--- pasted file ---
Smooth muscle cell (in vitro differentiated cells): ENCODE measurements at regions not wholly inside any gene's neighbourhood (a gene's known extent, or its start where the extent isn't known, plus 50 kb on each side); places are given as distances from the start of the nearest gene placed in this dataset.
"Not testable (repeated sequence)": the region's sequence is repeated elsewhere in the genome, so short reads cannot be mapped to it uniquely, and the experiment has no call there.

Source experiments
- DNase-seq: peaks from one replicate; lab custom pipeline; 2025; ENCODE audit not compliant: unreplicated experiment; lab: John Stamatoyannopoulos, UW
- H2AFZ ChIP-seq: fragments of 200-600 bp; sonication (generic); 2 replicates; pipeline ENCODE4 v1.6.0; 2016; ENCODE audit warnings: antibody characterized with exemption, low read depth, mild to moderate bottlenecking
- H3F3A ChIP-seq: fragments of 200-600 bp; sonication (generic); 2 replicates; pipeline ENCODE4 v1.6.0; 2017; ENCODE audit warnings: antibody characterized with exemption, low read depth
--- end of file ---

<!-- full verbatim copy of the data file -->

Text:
Smooth muscle cell (in vitro differentiated cells): ENCODE measurements at regions not wholly inside any gene's neighbourhood (a gene's known extent, or its start where the extent isn't known, plus 50 kb on each side); places are given as distances from the start of the nearest gene placed in this dataset.
"Not testable (repeated sequence)": the region's sequence is repeated elsewhere in the genome, so short reads cannot be mapped to it uniquely, and the experiment has no call there.

Source experiments
- DNase-seq: peaks from one replicate; lab custom pipeline; 2025; ENCODE audit not compliant: unreplicated experiment; lab: John Stamatoyannopoulos, UW
- H2AFZ ChIP-seq: fragments of 200-600 bp; sonication (generic); 2 replicates; pipeline ENCODE4 v1.6.0; 2016; ENCODE audit warnings: antibody characterized with exemption, low read depth, mild to moderate bottlenecking
- H3F3A ChIP-seq: fragments of 200-600 bp; sonication (generic); 2 replicates; pipeline ENCODE4 v1.6.0; 2017; ENCODE audit warnings: antibody characterized with exemption, low read depth